Monday 29th August 2016
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The latest US jobs data will form a key focus this week as Federal Reserve policy makers seem determined to continue to remind investors that a September interest rate increase is possible.
There’s the ADP employment report on Wednesday, followed by weekly jobless claims on Thursday and the government’s August payroll statistics on Friday.
“If we get a really strong employment report, 200,000 plus, with a much higher wage growth, then they would find it very difficult to resist a hike, probably in September, but definitely by December,” Mohamed El-Erian, Allianz SE’s chief economic adviser, told Bloomberg. “But that depends on getting such an employment report.”
Friday’s Labor Department report is expected to show that US employers added about 180,000 jobs in August, while the unemployment rate fell to a three-month low of 4.8 percent, and worker pay rose, according to a Bloomberg survey.
“Following two extraordinarily sound labour market reports, we are looking for slightly weaker data in August, yet this does not change the picture of the US economy further approaching full employment,” Commerzbank economist Christoph Balz told Reuters.
"The report is unlikely to be sufficient to persuade sceptics [in the Fed] that interest rates should be hiked as soon as in September,” Balz noted. “Signals from the manufacturing ISM [due on Thursday] are also more likely to support a cautious stance.”
Comments by Fed Chair Janet Yellen at the annual Jackson Hole meeting of top central bankers last Friday were first interpreted by investors as meaning that the odds for an increase at the next two-day policy meeting, which starts on September 20, were low.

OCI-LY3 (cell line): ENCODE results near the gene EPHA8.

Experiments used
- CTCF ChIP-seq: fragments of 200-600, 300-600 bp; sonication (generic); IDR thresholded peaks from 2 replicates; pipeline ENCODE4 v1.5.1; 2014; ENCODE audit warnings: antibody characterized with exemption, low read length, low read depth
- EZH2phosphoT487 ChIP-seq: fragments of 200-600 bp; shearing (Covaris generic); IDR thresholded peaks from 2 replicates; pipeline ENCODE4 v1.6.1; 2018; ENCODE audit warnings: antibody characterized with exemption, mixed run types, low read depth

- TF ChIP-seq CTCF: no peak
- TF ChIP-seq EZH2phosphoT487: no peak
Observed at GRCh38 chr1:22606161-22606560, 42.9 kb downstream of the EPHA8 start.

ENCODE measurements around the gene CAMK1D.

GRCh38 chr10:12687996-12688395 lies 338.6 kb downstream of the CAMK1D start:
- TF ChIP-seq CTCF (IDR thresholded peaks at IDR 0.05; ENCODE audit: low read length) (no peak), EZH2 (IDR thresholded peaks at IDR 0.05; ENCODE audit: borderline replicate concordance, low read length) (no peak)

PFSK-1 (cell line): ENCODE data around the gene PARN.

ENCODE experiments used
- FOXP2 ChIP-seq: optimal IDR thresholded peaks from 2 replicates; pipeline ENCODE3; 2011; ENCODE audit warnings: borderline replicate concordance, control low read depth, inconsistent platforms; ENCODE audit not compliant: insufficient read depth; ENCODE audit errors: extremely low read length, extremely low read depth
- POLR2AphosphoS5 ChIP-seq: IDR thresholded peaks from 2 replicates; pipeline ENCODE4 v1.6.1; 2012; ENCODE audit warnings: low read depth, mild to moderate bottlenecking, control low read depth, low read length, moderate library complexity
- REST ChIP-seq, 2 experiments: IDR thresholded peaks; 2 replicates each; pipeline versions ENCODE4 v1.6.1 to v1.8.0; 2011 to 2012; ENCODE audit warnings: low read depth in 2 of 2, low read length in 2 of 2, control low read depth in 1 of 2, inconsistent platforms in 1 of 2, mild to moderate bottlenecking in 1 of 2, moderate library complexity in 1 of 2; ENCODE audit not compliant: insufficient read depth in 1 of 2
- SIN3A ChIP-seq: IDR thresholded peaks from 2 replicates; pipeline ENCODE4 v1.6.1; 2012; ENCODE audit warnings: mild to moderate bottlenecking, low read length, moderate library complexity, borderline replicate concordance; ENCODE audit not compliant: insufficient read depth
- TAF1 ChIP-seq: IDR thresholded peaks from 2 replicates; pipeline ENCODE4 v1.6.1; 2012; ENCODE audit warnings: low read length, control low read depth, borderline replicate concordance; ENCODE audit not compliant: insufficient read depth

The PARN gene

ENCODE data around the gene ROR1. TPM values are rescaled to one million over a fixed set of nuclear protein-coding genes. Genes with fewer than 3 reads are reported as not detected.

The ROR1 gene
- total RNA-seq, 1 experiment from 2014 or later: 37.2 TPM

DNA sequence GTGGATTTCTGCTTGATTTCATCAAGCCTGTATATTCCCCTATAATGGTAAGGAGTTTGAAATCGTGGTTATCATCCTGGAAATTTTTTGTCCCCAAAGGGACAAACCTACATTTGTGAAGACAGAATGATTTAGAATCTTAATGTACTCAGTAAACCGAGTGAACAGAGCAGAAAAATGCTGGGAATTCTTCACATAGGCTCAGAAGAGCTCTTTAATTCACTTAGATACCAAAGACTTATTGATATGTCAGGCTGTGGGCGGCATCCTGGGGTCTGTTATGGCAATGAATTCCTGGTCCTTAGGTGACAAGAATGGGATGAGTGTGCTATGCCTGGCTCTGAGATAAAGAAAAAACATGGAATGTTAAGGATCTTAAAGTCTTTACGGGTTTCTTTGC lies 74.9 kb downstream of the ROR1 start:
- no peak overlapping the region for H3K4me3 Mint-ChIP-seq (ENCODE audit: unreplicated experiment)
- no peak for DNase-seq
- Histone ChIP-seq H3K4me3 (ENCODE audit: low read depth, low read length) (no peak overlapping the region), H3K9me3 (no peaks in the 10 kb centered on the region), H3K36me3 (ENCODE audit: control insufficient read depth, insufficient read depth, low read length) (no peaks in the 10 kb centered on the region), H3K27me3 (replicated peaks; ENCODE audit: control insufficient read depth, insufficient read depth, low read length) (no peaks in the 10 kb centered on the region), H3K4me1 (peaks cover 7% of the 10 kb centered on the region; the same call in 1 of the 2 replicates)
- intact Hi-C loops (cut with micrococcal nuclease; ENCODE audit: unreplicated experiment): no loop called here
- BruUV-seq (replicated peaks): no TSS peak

“In light of the continued solid performance of the labour market and our outlook for economic activity and inflation, I believe the case for an increase in the federal funds rate has strengthened in recent months,” Yellen said.
Wall Street initially rose on Friday but moved lower when Fed Vice Chairman Stanley Fischer told CNBC that Yellen’s comments were consistent with a possible September increase, as well as potentially two rate hikes this year. US Treasuries also fell, while the greenback rose.
“When Fischer spoke and suggested September was more live than what investors had taken from Yellen comments, that did of course lead to a little bit of concern that the move would be sooner than what investors were overall anticipating,” investment strategist Kate Warne at Edward Jones in St Louis, told Reuters.
By the end of the day on Friday, the Dow Jones Industrial Average fell 0.3 percent, the Standard & Poor’s 500 Index slipped 0.2 percent. The Nasdaq Composite Index eked out a 0.1 percent again.
For the week Wall Street posted losses. The Dow slid 0.9 percent, the S&P 500 retreated 0.7 percent, while the Nasdaq fell 0.4 percent.
This week Fed officials slated to speak—and share their take on potential rate hikes—include Boston Fed President Eric Rosengren, Minneapolis Fed’s Neel Kashkari and Chicago Fed’s Charles Evans, on Wednesday, as well as Richmond Fed’s Jeffrey Lacker on Friday.
Aside from the jobs data, reports due in the coming days include personal income and outlays, and Dallas Fed manufacturing survey, due today; S&P Case-Shiller home price index, and consumer confidence, due Tuesday; Chicago PMI, and pending home sales index, due Wednesday; productivity and costs, and PMI and ISM manufacturing indices, due Thursday; as well as international trade, and factory orders, due Friday.
In Europe the Stoxx 600 Index gained 0.5 percent on Friday, bringing its gain for the week to 1.1 percent.
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